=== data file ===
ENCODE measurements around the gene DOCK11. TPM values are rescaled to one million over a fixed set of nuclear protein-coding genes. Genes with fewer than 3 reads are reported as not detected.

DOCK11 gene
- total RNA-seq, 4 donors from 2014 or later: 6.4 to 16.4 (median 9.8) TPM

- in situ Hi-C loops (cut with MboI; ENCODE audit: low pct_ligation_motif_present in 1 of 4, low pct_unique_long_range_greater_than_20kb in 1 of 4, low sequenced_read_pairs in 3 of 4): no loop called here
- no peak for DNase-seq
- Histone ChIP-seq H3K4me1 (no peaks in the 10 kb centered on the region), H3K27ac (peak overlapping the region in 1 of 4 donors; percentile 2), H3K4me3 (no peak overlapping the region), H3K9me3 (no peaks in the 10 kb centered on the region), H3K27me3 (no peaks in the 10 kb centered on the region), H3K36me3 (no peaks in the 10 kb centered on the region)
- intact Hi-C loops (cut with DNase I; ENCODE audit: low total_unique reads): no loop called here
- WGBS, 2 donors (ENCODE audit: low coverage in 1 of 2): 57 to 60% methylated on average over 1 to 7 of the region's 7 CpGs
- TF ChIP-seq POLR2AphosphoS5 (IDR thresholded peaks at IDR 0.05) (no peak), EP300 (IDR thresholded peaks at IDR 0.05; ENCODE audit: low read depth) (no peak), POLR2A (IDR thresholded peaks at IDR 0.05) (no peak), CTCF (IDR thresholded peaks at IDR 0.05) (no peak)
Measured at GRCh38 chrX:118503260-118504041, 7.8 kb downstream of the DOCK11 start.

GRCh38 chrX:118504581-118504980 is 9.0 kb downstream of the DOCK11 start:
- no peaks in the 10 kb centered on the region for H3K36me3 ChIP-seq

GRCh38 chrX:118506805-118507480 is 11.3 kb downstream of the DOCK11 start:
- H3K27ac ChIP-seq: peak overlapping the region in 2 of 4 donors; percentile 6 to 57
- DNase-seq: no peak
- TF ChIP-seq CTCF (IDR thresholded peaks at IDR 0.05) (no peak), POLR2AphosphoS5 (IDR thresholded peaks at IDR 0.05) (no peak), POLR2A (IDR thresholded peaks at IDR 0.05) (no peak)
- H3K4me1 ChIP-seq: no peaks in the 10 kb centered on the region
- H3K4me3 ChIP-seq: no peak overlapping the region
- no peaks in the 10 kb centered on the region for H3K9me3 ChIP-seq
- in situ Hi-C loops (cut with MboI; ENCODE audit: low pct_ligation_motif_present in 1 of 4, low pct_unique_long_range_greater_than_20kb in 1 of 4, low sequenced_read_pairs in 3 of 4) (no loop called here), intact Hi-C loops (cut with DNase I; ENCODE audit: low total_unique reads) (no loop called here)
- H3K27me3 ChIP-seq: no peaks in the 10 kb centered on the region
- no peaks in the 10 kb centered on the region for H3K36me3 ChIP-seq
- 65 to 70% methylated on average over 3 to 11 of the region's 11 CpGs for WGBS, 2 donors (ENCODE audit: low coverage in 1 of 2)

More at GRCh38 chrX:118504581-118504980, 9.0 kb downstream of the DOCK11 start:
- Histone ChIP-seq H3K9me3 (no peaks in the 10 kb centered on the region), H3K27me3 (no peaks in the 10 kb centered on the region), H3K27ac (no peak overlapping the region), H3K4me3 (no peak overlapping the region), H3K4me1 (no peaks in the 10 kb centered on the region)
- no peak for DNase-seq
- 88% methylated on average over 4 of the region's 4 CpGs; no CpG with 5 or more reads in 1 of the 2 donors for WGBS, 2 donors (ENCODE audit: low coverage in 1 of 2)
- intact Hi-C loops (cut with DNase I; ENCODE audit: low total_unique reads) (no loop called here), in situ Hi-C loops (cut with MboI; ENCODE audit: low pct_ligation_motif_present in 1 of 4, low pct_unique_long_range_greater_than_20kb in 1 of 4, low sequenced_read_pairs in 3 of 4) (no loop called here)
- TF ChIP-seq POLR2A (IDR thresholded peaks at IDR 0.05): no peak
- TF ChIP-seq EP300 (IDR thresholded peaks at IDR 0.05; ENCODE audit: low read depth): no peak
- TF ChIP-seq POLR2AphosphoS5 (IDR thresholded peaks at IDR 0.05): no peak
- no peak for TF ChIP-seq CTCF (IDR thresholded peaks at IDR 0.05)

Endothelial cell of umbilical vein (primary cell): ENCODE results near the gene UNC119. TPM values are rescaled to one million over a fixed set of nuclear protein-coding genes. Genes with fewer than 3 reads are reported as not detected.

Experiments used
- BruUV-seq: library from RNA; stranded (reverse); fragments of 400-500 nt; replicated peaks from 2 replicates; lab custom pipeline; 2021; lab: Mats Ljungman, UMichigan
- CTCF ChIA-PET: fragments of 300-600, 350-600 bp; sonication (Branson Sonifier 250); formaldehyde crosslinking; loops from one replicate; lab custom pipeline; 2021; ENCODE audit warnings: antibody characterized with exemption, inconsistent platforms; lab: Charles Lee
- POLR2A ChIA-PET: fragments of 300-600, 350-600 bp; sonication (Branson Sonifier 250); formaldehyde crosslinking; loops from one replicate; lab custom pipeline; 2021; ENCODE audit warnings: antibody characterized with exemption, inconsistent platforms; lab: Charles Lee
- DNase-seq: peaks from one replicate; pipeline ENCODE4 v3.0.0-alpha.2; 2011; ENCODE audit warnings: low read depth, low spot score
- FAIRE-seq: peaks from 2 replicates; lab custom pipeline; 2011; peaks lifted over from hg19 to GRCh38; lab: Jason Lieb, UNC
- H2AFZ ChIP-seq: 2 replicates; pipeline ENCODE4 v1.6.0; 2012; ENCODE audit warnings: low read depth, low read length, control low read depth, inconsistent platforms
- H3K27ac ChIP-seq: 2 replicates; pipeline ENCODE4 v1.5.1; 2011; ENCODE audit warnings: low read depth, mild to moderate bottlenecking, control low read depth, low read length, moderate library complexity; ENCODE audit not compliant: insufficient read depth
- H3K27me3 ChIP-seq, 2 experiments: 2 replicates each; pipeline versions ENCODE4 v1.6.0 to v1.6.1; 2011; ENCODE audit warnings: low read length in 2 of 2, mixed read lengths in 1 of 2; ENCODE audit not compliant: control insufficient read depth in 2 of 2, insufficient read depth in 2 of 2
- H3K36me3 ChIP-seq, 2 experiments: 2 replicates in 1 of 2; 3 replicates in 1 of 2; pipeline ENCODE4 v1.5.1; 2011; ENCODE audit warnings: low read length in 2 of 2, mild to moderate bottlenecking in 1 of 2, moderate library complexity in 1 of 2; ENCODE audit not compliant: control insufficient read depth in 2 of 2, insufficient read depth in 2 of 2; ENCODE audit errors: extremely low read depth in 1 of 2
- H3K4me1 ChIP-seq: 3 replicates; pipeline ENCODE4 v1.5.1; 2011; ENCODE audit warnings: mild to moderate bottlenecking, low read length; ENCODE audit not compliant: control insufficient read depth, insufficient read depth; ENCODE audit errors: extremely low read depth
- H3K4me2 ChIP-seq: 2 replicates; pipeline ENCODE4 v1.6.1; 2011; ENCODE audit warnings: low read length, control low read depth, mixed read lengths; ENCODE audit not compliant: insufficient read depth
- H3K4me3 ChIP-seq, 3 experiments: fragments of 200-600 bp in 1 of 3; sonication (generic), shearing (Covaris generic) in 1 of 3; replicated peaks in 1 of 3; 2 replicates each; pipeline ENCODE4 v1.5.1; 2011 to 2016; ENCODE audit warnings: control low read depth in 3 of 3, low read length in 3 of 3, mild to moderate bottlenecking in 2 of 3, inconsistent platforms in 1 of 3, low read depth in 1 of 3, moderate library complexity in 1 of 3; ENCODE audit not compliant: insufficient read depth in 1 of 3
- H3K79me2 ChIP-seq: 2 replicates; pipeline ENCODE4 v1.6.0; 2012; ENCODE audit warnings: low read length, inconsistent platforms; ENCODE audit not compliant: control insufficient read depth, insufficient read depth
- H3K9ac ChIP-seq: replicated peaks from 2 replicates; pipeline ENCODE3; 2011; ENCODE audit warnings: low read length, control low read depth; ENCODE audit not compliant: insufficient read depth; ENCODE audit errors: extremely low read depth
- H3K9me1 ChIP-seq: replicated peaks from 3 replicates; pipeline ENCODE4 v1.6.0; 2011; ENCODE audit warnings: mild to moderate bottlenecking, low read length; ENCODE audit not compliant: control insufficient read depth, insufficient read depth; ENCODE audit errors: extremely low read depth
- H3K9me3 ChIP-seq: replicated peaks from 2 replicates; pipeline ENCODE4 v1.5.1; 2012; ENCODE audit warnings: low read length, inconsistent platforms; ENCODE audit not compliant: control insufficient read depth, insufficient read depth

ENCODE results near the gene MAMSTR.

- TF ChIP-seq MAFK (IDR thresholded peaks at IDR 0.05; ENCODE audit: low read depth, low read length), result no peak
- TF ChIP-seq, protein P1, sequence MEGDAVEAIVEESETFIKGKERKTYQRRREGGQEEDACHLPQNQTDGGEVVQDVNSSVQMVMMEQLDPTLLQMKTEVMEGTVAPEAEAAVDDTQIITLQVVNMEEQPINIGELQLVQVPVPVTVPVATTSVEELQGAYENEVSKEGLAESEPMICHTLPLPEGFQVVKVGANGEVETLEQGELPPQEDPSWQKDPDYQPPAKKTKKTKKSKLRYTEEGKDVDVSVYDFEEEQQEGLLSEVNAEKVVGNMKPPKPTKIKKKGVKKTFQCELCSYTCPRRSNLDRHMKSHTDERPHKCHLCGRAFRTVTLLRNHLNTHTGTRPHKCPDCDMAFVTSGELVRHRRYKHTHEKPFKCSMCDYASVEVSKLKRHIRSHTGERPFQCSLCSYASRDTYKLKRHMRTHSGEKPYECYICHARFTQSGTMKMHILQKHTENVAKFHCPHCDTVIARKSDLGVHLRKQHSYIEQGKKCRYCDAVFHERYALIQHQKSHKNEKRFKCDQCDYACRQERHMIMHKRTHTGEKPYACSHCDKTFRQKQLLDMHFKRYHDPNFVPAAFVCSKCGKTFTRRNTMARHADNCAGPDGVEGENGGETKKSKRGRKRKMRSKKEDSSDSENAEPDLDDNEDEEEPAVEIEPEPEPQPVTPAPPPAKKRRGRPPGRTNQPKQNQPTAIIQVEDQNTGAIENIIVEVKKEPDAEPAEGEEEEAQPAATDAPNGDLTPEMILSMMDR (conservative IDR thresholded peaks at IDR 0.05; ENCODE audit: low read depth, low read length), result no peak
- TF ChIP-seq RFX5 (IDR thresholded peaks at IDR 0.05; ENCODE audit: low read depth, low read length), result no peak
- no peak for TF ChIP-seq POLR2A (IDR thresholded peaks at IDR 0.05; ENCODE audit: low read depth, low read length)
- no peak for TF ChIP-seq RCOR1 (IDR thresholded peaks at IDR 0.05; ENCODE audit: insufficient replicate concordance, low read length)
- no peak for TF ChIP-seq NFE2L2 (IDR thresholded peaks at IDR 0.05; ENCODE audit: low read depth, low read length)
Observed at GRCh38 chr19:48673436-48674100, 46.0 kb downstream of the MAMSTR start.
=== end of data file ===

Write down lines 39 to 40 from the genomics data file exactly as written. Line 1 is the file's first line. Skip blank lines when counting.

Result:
- FAIRE-seq: peaks from 2 replicates; lab custom pipeline; 2011; peaks lifted over from hg19 to GRCh38; lab: Jason Lieb, UNC
- H2AFZ ChIP-seq: 2 replicates; pipeline ENCODE4 v1.6.0; 2012; ENCODE audit warnings: low read depth, low read length, control low read depth, inconsistent platforms